Growing up in Canada I went to public school where Christmas was of course a dominant social theme. However I, being totally ‘in on it’, was the Grinch who stole Christmas for many many children as my second grade self would go around telling his fellow class mates that Santa Caluse wasn’t real. And neither was the Easter Bunny for that matter. All the while I would feast on candy canes and indulge in the seasonal classroom activities as little children around me cried. That was 1990.
Fast forward 16 years later: On an archaeological dig in my parent’s refrigerator I discover deep within its darkest confines a hidden treasure. A small round box covered in golden wrapping paper pasted there with cheap Elmer white glue. With decorative Christmas mistletoe hieroglyphs on the outside and a magazine cutout of a polar bear on skis for a top. It is home to two small pieces of classroom-made chocolates in the shape of snowflakes.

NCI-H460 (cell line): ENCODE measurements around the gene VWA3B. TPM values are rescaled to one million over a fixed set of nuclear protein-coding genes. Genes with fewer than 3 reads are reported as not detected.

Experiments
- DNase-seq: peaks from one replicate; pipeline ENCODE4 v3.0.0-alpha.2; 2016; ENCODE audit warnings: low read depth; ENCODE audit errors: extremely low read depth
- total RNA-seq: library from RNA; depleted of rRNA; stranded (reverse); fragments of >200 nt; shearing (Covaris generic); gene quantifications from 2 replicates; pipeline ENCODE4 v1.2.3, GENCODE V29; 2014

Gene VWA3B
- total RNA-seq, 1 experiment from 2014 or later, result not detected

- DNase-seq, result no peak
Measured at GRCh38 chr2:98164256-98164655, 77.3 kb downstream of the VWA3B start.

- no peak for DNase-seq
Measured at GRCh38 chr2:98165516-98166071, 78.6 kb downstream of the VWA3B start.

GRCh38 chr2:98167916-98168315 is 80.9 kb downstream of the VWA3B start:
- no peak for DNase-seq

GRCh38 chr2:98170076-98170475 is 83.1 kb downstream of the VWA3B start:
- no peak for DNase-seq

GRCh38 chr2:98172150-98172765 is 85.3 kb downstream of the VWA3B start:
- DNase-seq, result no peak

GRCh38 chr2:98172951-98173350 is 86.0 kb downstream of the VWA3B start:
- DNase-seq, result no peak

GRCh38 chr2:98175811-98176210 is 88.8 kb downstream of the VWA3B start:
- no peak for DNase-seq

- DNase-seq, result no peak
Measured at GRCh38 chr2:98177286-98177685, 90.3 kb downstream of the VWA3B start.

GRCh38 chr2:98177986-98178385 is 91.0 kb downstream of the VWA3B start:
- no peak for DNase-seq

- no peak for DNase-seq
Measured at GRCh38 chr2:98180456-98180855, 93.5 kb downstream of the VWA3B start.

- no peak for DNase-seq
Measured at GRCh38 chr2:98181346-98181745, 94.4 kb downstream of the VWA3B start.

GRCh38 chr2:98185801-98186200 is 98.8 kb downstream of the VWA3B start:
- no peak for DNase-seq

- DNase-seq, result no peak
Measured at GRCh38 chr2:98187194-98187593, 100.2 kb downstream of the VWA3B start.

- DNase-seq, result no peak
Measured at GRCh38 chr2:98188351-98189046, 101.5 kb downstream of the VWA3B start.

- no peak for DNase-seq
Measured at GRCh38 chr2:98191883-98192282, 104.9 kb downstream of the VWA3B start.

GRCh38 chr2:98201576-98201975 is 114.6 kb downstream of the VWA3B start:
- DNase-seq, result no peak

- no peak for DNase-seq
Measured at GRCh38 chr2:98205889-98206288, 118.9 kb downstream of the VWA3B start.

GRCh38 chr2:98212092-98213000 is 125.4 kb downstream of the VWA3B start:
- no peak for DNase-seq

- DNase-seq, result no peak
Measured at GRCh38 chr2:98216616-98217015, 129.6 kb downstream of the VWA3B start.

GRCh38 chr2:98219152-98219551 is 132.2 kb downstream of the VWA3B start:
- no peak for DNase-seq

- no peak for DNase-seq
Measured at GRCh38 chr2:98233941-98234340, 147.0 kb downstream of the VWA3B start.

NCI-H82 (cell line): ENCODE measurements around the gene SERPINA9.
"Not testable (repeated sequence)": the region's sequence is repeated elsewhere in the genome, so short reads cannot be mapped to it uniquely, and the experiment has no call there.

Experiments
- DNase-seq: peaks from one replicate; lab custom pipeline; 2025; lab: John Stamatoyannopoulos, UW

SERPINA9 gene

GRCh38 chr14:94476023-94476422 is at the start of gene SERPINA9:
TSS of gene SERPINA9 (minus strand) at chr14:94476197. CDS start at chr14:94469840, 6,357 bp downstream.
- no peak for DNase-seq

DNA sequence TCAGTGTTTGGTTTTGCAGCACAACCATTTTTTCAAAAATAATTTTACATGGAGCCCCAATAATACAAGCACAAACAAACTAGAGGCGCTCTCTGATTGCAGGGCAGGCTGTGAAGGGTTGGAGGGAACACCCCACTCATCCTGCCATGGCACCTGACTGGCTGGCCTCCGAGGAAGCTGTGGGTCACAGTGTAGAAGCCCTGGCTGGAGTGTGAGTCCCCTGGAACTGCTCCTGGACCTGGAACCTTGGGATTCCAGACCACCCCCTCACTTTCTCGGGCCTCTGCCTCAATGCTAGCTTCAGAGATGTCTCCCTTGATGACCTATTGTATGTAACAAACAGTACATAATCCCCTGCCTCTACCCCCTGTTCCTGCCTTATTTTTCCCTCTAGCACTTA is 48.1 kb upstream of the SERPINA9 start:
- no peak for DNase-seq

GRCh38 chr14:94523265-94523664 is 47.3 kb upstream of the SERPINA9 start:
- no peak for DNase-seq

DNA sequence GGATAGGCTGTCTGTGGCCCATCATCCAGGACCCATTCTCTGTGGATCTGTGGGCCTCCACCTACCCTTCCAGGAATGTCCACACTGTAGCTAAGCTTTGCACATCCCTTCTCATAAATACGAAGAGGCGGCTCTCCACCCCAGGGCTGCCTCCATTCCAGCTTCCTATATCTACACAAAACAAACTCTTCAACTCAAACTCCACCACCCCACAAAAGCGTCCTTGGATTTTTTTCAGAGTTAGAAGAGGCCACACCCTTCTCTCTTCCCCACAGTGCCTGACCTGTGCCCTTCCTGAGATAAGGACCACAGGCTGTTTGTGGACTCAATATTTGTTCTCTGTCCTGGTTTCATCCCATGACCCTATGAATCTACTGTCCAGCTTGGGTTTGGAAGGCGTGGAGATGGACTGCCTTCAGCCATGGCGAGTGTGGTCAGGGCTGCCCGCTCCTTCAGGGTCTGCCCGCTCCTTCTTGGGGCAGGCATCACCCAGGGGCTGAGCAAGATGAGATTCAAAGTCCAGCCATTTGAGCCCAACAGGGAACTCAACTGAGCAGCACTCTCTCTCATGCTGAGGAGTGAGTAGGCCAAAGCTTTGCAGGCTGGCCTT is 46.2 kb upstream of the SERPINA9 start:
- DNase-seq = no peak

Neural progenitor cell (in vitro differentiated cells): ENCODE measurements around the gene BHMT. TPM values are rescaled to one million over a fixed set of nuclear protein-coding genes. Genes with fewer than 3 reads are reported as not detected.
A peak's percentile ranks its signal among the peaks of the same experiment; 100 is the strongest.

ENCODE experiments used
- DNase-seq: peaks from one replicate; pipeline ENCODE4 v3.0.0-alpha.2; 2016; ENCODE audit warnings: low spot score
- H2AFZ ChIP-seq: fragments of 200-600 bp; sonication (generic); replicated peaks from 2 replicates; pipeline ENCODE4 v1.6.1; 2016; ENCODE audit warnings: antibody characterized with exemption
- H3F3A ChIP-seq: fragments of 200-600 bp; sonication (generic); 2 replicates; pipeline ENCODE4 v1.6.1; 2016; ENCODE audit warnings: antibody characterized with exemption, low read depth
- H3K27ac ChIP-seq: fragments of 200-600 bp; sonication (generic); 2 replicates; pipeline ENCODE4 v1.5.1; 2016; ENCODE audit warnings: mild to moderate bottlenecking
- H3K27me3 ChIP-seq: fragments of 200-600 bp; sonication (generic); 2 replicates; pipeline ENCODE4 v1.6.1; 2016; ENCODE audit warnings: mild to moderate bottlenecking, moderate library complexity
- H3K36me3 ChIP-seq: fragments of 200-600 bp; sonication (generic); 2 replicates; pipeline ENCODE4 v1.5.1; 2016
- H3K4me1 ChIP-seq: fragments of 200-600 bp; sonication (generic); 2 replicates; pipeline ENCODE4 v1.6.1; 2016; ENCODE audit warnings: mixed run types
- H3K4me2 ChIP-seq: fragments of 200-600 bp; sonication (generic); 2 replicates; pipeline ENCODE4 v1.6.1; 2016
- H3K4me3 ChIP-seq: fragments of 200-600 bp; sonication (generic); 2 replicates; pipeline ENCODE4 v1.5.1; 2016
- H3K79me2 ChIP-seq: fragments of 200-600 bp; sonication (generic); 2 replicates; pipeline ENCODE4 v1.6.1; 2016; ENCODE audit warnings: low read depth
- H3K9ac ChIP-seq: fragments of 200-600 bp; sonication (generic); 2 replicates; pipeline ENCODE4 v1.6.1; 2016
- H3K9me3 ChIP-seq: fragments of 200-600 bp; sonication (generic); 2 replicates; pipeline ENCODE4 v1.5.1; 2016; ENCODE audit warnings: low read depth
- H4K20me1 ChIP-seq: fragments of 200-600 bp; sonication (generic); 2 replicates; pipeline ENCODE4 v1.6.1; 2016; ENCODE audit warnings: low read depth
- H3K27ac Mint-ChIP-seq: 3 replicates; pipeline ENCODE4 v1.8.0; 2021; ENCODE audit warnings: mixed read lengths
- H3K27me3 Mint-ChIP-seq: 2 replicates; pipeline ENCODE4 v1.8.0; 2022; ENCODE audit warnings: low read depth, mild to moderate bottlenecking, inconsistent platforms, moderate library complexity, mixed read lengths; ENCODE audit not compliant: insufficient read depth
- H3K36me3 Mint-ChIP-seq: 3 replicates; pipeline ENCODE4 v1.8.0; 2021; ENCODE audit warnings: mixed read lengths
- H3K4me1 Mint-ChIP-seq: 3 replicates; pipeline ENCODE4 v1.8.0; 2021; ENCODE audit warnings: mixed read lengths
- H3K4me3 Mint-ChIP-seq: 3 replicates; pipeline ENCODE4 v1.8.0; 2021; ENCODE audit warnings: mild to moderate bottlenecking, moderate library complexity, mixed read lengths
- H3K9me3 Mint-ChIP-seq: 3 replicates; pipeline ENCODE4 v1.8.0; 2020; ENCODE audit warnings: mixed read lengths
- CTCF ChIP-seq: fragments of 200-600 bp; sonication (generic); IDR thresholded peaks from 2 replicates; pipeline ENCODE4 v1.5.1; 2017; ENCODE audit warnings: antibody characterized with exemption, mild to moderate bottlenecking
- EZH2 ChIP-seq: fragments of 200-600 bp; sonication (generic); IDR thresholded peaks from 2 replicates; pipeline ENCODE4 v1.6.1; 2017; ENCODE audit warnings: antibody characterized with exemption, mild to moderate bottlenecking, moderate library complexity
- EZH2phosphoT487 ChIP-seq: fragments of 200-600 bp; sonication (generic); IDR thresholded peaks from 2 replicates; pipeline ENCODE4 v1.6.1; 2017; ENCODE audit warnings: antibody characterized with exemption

An ancient artifact from a grade two art class where I skipped home after school humming Christmas carols and with both of my tiny little sticky hands grasping this tiny little sticky gift, I presented it to my mother with a grin on my face as wide as the winter horizon.
At the time, she opened it and inquired: “where are the rest of the chocolates?”
Tis the season, eh?
It’s good to be home.
LOL..is this a true story ??? …they should clean out their fridge more often
Your mother is so sentimental! preserving your art like that! That’s actually touching… (I don’t get moved too easily, accept on certain days but never mind that!)
maha: yup true story!
iman: yup, sentimental in the oddest way.
That was a very good read. Eloquent and expressive yet very touching and passionate. Happy Eid Naseem, and Happy New Year!
I guess the table turns… it’s good to read Christmas through the mind of a Muslim:) remember my PSUT iftar:)
Oula: thanks! and happy eid and new years to you too!
Lubna: yup i remember! the tables turn indeed. happy eid to you too!